Weaker competition from soybeans could prompt U.S. farmers to increase cotton acres to an estimated 14.45 million acres this year, according to a National Cotton Council (NCC) survey. If realized, the 2.9% bump would be the fourth straight annual increase. USDA’s forecast is slightly lower, at 14.25 million acres.
“For the 2019 crop year, many producers have indicated a desire to reduce soybean acres due to low returns in 2018,” says Jody Campiche, the NCC’s vice president, economics and policy analysis. “As a result, corn is expected to provide the strongest competition for cotton acres in 2019.”
DTN Lead Analyst Todd Hultman says that, compared to the downside price risk seen in soybean prices, if China doesn’t return as a willing buyer in 2019, the outlook for cotton prices looks safer but is not rosy. Spot futures prices peaked above 96 cents a pound in June 2018 and have been sliding downhill since, pressured by scaled-back world demand. Hultman explains noncommercial investors who were heavily net long at the top of the market in 2018 have been selling on the way down but still have more liquidating to do, especially if more U.S. acres are on the way as the NCC suggests.
Spot cotton is currently trading near 71 cents a pound. Hultman expects prices to remain under pressure early in 2019 with “a better case to be made for world demand and price support around 65 cents.” As usual, weather will be the determining factor for U.S. prices in 2019. In late February, the southeastern U.S. was in a wet pattern that deserves monitoring.
According to the NCC’s Annual Early Season Planting Intentions Survey, the biggest percentage bump in acres is expected in the Mid-South, where growers intend to plant 2.3 million acres to cotton, an increase of 13.6% from the previous year, as land is shifted away from soybeans. All states in the region intend to increase cotton plantings, including Arkansas, 14.4%; Louisiana, 22.2%; Mississippi, 18.4%; Missouri, 6.9%; and Tennessee, 5.9%.
For Dundee, Mississippi, farmer Justin Cariker, cotton is his most competitive crop for 2019 because of current favorable prices and recent positive yield trends. “Five years ago, when we made two bales per acre, we thought we had done a good job,” Cariker explains. “Today, we’re averaging a little shy of three bales an acre on 3,500 acres. So, there’s nothing I can put on my farm that can compete with cotton. If I can get a price in the mid- to high 70s for cotton, I’d really rather go with cotton than corn.”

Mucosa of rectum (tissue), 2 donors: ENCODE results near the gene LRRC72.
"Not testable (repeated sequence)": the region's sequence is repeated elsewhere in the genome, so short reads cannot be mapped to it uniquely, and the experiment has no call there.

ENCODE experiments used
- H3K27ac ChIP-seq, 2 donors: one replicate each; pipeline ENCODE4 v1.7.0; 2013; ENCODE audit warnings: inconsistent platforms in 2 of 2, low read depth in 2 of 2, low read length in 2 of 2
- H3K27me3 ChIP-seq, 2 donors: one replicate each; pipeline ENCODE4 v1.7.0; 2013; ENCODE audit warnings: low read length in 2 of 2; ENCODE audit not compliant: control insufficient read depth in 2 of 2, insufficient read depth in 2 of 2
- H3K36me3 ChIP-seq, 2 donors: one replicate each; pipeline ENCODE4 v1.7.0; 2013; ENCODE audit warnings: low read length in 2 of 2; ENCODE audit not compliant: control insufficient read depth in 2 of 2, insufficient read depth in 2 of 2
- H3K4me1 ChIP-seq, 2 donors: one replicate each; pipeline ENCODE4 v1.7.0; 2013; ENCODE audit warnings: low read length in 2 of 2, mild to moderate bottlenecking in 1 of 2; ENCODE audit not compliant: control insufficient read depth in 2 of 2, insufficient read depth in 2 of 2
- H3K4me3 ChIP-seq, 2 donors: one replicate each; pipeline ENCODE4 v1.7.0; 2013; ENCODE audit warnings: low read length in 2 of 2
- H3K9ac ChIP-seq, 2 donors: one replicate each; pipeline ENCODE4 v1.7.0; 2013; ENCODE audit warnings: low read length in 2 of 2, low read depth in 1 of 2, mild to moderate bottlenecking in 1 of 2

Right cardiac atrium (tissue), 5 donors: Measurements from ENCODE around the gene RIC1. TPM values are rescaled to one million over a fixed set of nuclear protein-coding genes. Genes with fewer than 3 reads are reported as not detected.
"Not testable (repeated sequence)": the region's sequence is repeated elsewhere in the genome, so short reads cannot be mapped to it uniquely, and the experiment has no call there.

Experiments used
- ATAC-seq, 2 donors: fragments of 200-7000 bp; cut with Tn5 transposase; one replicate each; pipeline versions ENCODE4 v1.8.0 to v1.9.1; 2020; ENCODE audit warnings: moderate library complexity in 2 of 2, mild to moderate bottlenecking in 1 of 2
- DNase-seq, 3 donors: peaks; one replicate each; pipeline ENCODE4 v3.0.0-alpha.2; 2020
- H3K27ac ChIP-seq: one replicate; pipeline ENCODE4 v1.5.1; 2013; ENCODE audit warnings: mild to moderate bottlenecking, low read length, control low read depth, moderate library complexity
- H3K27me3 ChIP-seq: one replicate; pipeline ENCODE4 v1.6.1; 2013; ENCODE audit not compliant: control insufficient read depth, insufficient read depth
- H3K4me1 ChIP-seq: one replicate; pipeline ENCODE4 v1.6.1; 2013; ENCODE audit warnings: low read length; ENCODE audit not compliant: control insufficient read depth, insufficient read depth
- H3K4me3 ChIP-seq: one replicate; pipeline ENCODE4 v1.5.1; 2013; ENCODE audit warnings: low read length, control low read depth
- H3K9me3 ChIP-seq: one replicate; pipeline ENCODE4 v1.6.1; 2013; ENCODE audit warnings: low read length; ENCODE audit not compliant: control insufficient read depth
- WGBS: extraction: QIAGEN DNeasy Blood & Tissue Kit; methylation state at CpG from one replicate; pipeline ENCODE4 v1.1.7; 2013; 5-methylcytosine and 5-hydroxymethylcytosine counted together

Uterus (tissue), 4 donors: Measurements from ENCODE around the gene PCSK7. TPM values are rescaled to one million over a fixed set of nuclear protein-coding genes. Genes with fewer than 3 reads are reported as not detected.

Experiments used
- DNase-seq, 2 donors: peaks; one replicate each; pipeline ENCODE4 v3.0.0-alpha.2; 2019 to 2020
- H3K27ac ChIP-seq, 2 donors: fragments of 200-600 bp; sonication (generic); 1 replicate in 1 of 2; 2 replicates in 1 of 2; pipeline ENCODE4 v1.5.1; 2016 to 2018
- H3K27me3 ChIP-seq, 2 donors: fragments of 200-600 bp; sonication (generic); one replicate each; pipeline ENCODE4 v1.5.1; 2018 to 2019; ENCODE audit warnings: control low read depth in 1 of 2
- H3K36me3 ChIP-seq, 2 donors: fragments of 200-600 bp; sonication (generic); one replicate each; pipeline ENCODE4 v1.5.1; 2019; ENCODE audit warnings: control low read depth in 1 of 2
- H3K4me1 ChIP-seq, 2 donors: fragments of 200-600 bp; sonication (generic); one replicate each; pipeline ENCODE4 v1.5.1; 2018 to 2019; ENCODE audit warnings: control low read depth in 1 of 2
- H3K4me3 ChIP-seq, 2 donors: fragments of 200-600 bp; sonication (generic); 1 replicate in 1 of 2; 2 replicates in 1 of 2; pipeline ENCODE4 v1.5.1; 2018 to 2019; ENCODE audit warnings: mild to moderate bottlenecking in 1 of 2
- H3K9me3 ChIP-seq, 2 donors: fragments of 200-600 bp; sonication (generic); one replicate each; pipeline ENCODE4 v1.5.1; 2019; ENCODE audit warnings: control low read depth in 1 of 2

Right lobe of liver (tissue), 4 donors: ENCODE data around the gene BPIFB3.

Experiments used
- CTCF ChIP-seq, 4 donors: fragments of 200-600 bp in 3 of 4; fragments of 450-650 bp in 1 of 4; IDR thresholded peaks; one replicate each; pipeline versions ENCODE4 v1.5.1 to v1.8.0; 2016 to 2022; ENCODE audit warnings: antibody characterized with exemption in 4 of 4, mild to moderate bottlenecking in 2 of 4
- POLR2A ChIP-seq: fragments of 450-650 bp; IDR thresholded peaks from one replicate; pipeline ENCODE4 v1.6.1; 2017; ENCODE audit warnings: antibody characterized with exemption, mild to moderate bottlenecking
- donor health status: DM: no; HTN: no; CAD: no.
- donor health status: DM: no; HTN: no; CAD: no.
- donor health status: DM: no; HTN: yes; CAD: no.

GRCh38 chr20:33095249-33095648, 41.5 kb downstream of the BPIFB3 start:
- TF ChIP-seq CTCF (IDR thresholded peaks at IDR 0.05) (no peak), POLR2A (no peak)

Cariker plans to increase cotton acres from 3,500 to 4,000 acres this year because of a recent purchase of 500 acres of prime cotton ground, all of which will be planted to cotton. He also intends to plant 1,500 acres of soybeans on ground that is too heavy for cotton.
The NCC projects a decrease of 2.6% in cotton acreage for the Southeast region, from 2.88 million acres to 2.81 million, with more acres in North Carolina and Virginia, and fewer in Alabama, Florida, Georgia and South Carolina.
In October 2018, the Georgia cotton crop sustained an estimated $600 million in damage from Hurricane Michael, and repercussions could gust into 2019, explains Jared Whitaker, Extension cotton agronomist at the University of Georgia.
“There are probably going to be some financial woes from farmers trying to borrow enough money to farm cotton, which is a more expensive crop to grow than some of the grains and soybeans,” he points out. “That would be the big reason why I would worry about cotton acres.”
Without financial obstacles, Whitaker sees cotton acres in Georgia staying the same if not rising. “Peanuts and cotton are what we plant, and we plant soybeans and corn when prices are really good. I don’t see corn acres taking off that much, and soybean acres are not changing at all, or they’re declining. With the contracts for peanuts relatively low, cotton is what’s left to plant. We know we can make a crop. We had a record crop in Georgia before Michael came through.”
In South Carolina, hurricanes and severe weather caused extensive damage to the state’s cotton crop in three of the last four years, notes Michael Jones, Extension cotton specialist at Clemson University. After Hurricane Michael blew through the Southeast in 2018, numerous cotton fields remained unharvested into January because of persistent rainy weather.
COSTS FACTOR IN
Farmers are anxious, Jones says. “They want to plant cotton, but they wonder if they can afford to. It’s been tough on them. But, I don’t think we’re going to be down that much. Most growers are probably going to plant what they did last year.”
In the Southwest, the nation’s largest cotton-producing region, growers intend to plant 8.8 million cotton acres, a 2.2% increase. In Kansas, producers intend to plant 3.4% more cotton, while Oklahoma and Texas are upping acres by 1 and 2.3%, respectively.
Far West producers are expecting to plant 86,000 upland cotton acres, a 2.9% increase from 2018. Cotton acreage is expected to increase in Arizona and California, and decrease in New Mexico. California growers intend to plant 14.4% more upland cotton acres. According to the NCC, water availability may be influencing cotton acreage decisions in the region.
By type, upland cotton planting intentions are 14.2 million acres, up 2.8% from 2018, while extralong staple (ELS) intentions of 264,000 acres would represent a 6.3% increase. Using an average U.S. yield per harvested acre of 840 pounds generates a cotton crop of 22.7 million bales, with 21.9 million upland bales and 782,000 ELS bales.
The NCC questionnaire was mailed in mid-December 2018 to producers across the 17-state Cotton Belt. Survey responses were collected through mid-January.
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